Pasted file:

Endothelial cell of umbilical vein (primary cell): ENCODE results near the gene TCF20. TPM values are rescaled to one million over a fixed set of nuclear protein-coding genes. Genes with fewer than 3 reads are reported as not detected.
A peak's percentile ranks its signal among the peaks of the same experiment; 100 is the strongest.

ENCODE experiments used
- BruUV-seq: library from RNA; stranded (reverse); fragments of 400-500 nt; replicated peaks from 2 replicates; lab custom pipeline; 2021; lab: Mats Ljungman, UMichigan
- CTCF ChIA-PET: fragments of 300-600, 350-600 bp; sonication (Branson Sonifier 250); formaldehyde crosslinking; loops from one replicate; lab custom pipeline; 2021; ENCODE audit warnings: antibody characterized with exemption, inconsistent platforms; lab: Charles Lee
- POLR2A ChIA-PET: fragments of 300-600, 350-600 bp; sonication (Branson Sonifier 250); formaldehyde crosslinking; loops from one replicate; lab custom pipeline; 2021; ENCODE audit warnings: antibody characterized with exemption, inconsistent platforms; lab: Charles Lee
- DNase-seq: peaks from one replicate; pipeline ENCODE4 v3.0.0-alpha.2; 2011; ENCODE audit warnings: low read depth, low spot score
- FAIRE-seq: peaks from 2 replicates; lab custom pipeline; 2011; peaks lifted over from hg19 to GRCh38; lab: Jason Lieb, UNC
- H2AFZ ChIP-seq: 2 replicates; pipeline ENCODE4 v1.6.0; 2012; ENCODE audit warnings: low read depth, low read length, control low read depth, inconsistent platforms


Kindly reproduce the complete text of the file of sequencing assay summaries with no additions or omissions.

Endothelial cell of umbilical vein (primary cell): ENCODE results near the gene TCF20. TPM values are rescaled to one million over a fixed set of nuclear protein-coding genes. Genes with fewer than 3 reads are reported as not detected.
A peak's percentile ranks its signal among the peaks of the same experiment; 100 is the strongest.

ENCODE experiments used
- BruUV-seq: library from RNA; stranded (reverse); fragments of 400-500 nt; replicated peaks from 2 replicates; lab custom pipeline; 2021; lab: Mats Ljungman, UMichigan
- CTCF ChIA-PET: fragments of 300-600, 350-600 bp; sonication (Branson Sonifier 250); formaldehyde crosslinking; loops from one replicate; lab custom pipeline; 2021; ENCODE audit warnings: antibody characterized with exemption, inconsistent platforms; lab: Charles Lee
- POLR2A ChIA-PET: fragments of 300-600, 350-600 bp; sonication (Branson Sonifier 250); formaldehyde crosslinking; loops from one replicate; lab custom pipeline; 2021; ENCODE audit warnings: antibody characterized with exemption, inconsistent platforms; lab: Charles Lee
- DNase-seq: peaks from one replicate; pipeline ENCODE4 v3.0.0-alpha.2; 2011; ENCODE audit warnings: low read depth, low spot score
- FAIRE-seq: peaks from 2 replicates; lab custom pipeline; 2011; peaks lifted over from hg19 to GRCh38; lab: Jason Lieb, UNC
- H2AFZ ChIP-seq: 2 replicates; pipeline ENCODE4 v1.6.0; 2012; ENCODE audit warnings: low read depth, low read length, control low read depth, inconsistent platforms